Shumway: Only three Senate seats considered to be in play

Jimmy Emerson photo/Flickr
Jimmy Emerson photo/Flickr
##Julia Shumway
##Julia Shumway

Senators serve four-year terms with staggered elections, so only half the Senate’s 30 seats are up any given year. And the 2024 election is just a formality for two senators — Fred Girod, R-Silverton, and Kathleen Taylor, D-Portland — as they have no opponents from either party.

Voters will send at least six new senators to Salem because Republicans who participated in a six-week walkout are barred from seeking re-election. But that isn’t expected to materially shift the balance of power, as four Republicans and 11 Democrats represent districts that aren’t up until 2026, and most competitive races take place in mid-term years.

Democrats are hoping to add one or two new senators to their 17-member caucus. Republicans are hoping they can pick off at least one Democrat.

Most Senate districts up for election this year are strongly Democratic or strongly Republican, thus aren’t likely to change hands. However, Democrats have their eyes on the coastal 5th District and the Bend-based 27th District, while Republicans are optimistic about flipping the 25th District in east Multnomah County.

“We’re feeling really optimistic about this cycle,” said Oliver Muggli, executive director of the Senate Democratic Leadership Fund. “We have great candidates filed who represent their communities extraordinarily well, are ready to put in the work necessary to win, and we know that Oregonians fundamentally share certain progressive values about what they want their state to look like.”

None of the targeted races feature contested primaries.

In the general election, Sen. Dick Anderson, R-Lincoln City, will face Democratic City Councilor Jo Beaudreau of Florence in the 5th District. Sen. Chris Gorsek, D-Troutsdale, will square off with Republican insurance agent and Army Reserves Col. Raymond Love of Gresham in the 25th District.

The 27th District is open because Senate Minority Leader Tim Knopp, R-Bend, was barred after leading the 2023 walkout. Bend City Councilor Anthony Broadman, a Democrat, will face Redmond School Board Chair Michael Summers, a Republican, in that race.

“We’re going to fight like hell to keep Knopp’s seat,” said Bryan Iverson, executive director of the Senate Republicans’ Leadership Fund. “We still think that seat is a viable option for us, just like we think Gorsek’s seat is a viable option for us.”

No Democratic candidates face opposition in the primary, but several Republicans in safe Republican districts do.

Sen. David Brock Smith, R-Port Orford, faces a four-way primary fight in the 1st Senate District, which includes Curry and parts of Coos and Douglas counties.

Brock Smith served six years in the House before being appointed to the Senate in 2023 to finish the term of Dallas Heard. His opponents are former Roseburg City Councilor Ashley Hicks, frequent candidate Paul Romero and logger Todd Vaughn.

The neighboring 2nd District, which includes Josephine and parts of Douglas and Jackson counties, features Rep. Christine Goodwin, R-Canyonville, and Noah Robinson, son of disqualified Sen. Art Robinson, R-Cave Junction, for the GOP nomination.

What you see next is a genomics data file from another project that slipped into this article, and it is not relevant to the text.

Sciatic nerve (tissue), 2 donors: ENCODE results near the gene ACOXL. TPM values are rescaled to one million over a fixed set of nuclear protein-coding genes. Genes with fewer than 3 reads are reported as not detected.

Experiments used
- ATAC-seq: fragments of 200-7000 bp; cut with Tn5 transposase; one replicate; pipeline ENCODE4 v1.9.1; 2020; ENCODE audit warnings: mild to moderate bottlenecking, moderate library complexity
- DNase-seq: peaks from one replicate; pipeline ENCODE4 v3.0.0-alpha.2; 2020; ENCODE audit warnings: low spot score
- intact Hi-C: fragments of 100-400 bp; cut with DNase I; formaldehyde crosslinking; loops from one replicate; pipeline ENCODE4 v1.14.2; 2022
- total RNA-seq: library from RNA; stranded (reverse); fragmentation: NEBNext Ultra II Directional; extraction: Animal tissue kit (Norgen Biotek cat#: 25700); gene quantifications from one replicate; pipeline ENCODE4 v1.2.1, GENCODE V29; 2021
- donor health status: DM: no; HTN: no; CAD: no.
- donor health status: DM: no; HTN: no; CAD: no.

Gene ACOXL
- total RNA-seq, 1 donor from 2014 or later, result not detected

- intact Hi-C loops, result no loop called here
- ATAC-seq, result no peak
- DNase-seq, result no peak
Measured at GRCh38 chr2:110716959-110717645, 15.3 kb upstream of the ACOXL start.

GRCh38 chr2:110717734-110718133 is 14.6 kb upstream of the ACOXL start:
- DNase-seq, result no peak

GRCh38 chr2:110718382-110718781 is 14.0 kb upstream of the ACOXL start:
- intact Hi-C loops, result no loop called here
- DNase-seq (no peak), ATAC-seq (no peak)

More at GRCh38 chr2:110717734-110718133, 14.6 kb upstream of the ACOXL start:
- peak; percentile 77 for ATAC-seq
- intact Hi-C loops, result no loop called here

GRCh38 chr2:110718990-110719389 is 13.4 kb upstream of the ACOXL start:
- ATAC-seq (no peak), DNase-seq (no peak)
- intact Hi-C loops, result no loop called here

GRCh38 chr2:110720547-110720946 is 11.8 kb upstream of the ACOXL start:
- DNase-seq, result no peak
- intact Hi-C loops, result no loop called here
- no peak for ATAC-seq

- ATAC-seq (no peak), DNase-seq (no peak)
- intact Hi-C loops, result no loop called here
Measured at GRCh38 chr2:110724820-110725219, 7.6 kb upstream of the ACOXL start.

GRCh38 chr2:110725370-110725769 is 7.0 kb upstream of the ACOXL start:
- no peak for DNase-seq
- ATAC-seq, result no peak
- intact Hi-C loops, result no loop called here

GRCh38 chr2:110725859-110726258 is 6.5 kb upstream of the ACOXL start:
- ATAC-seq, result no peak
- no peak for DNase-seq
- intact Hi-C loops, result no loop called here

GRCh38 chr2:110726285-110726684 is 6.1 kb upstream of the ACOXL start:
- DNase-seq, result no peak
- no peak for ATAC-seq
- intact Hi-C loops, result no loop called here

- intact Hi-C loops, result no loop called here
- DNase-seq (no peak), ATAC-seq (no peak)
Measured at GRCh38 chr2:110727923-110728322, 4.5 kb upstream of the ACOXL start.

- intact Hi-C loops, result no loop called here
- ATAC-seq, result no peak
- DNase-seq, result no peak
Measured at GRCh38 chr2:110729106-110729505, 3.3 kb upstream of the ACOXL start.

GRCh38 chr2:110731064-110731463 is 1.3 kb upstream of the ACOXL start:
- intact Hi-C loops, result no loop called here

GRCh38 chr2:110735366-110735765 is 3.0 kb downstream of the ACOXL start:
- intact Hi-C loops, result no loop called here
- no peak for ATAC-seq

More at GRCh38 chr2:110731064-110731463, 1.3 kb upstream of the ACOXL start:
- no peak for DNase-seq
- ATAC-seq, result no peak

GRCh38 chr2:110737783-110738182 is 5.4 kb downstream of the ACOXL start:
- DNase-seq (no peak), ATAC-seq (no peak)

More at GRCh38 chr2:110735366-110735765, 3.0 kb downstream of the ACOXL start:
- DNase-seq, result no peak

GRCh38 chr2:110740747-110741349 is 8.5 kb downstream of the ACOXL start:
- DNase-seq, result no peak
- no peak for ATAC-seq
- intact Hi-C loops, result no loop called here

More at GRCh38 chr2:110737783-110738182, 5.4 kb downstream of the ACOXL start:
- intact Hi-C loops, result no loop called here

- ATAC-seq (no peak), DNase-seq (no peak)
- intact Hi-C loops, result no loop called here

A group of Josephine County voters filed, then withdrew, a suit aimed at keeping Goodwin off the ballot on grounds she doesn’t live in the district. Goodwin denies the allegations, but the group has threatened to refile its suit if she prevails in the primary.

The 28th district in Klamath County features a GOP fight between Diane Linthicum, wife of current Sen. Dennis Linthicum, and Klamath County Commissioner Dave Henslee. Dennis Linthicum is disqualified because of his participation in the 2023 walkout and is now running for secretary of state.

Sen. Bill Hansell’s retirement announcement early last year launched a crowded Republican primary in the 29th Senate District, which covers most of northeastern Oregon. Former Morrow County Commissioner Jim Doherty, Hermiston Mayor Dave Drotzmann, Eastern Oregon University student Andy Huwe and Wallowa County Commissioner Todd Nash are seeking the nomination.

Mike McLane, a former House Republican leader and circuit court judge, is seeking return to the Capitol in the 30th Senate District, which spans most of Eastern Oregon. In the primary, he’ll face Crook County rancher Douglas T Muck Jr. and Baker County resident Robert Neuman, who briefly considered a run for attorney general.

Former Republican lawmaker Bruce Starr, who served four years in the House and 12 in the Senate, is eyeing a comeback in the 12th Senate District. It is now represented by Sen. Brian Boquist, R-Dallas, disqualified for reelection because of the walkout.

Starr will face Scott Hooper, a Democratic farmer from Monmouth, in November.

Most Democratic incumbents face token opposition from Republicans in safely Democratic districts.

Senate Majority Leader Kate Lieber, D-Beaverton, will face Republican airport ramp servicer Shane Bolton in the 14th Senate District in Washington County.

Sen. Wlnsvey Campos, D-Aloha, has a general election challenge in the 18th Senate District from Brian Pierson, who garnered 30% of the vote as an Independent Party of Oregon candidate in 2018.

Sen. Lew Frederick, D-Portland, will face Army and Marine veteran Michael Saperstein in the general election in the 22nd District.

The primary election is May 21, and only registered Republicans or Democrats can cast ballots in partisan races. Voters must register by April 30 to receive a ballot.


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